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Terence

Terence (Publius Terentius Afer)tĕrˈəns, b. c.185 or c.195 B.C., d. c.159 B.C., Roman writer of comedies, b. Carthage. As a boy he was a slave of Terentius Lucanus, a Roman senator, who brought him to Rome, educated him, and gave him his freedom. Six comedies by him survive— Andria, Heautontimorumenos, Eunuchus, Phormio, Adelphi, and Hecyra. All are adapted (with considerable liberty) from Greek plays by Menander and others. The writing is polished and urbane, the humor broad, and the characters realistic.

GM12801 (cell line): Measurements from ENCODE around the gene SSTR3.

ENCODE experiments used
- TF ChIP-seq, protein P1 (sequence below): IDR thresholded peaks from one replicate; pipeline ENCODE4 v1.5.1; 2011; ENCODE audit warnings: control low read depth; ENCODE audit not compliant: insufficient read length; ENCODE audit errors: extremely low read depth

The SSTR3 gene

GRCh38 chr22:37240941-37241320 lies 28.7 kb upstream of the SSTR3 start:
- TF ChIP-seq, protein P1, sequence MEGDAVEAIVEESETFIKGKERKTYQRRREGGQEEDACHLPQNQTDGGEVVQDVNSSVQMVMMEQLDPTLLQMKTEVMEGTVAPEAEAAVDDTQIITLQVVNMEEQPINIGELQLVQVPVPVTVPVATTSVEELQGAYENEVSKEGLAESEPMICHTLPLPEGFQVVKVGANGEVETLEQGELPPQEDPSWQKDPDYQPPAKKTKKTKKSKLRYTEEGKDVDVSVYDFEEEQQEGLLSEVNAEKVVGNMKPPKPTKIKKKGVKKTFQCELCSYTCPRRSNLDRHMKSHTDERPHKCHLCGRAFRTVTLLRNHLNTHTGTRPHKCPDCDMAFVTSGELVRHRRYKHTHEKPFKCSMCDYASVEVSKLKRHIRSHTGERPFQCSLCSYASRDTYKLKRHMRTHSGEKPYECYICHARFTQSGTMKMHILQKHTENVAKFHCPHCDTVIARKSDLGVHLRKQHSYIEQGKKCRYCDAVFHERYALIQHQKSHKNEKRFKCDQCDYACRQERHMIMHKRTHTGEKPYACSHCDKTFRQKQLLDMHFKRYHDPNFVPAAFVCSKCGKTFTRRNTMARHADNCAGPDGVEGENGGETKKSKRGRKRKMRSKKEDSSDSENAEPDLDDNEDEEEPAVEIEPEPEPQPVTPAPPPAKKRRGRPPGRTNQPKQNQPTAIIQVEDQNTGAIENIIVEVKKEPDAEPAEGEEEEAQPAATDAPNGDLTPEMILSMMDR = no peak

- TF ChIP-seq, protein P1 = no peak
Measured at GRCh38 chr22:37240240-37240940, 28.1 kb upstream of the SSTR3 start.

See G. E. Duckworth, The Complete Roman Drama (1942); W. G. Arnott, Menander, Plautus, and Terence (1965).

The Columbia Electronic Encyclopedia, 6th ed. Copyright © 2012, Columbia University Press. All rights reserved.

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